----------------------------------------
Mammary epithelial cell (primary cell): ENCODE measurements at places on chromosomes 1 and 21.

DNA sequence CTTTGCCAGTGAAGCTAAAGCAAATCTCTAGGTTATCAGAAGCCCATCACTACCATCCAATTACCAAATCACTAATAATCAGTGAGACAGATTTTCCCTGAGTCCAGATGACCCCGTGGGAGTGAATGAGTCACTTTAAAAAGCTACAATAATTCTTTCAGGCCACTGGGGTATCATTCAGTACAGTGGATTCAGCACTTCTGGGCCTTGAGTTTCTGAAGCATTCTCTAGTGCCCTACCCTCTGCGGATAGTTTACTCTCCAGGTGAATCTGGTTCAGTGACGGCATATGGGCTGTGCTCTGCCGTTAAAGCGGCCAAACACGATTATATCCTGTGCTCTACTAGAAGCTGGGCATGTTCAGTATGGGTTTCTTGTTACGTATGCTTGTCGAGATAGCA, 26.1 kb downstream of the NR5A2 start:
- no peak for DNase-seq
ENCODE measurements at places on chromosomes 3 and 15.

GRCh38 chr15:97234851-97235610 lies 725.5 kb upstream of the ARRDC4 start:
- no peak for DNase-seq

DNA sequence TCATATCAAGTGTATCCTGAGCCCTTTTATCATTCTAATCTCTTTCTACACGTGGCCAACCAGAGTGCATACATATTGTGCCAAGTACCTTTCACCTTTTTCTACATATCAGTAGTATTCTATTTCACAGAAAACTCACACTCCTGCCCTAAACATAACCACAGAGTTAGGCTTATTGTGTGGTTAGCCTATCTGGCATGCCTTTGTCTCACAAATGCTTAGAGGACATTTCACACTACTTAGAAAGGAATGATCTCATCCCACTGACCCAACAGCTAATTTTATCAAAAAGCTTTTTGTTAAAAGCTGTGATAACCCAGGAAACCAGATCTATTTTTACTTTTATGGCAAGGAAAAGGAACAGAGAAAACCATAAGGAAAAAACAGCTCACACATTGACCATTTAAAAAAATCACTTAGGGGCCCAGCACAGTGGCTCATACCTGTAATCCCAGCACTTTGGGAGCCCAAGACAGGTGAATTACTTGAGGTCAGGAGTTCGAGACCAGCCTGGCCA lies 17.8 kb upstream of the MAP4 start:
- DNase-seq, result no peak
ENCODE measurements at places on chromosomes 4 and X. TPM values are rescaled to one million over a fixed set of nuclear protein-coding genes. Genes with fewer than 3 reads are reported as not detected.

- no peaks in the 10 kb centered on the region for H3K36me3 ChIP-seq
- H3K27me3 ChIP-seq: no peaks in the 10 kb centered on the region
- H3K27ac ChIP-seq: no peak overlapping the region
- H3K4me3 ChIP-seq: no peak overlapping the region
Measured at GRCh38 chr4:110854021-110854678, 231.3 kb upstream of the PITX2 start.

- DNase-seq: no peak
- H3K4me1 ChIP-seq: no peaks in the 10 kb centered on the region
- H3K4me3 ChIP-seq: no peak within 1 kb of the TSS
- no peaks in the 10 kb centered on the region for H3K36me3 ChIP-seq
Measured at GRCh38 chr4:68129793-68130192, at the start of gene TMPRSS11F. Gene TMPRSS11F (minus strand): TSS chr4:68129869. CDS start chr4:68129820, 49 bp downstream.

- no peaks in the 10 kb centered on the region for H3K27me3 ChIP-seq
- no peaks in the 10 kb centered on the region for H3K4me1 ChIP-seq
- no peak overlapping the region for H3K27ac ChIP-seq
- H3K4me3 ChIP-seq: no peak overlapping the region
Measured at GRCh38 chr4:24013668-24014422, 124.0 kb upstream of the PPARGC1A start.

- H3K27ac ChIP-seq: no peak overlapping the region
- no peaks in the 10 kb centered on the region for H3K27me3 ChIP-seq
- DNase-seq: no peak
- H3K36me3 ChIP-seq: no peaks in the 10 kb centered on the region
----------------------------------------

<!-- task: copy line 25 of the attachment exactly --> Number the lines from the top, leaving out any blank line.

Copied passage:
- H3K27ac ChIP-seq: no peak overlapping the region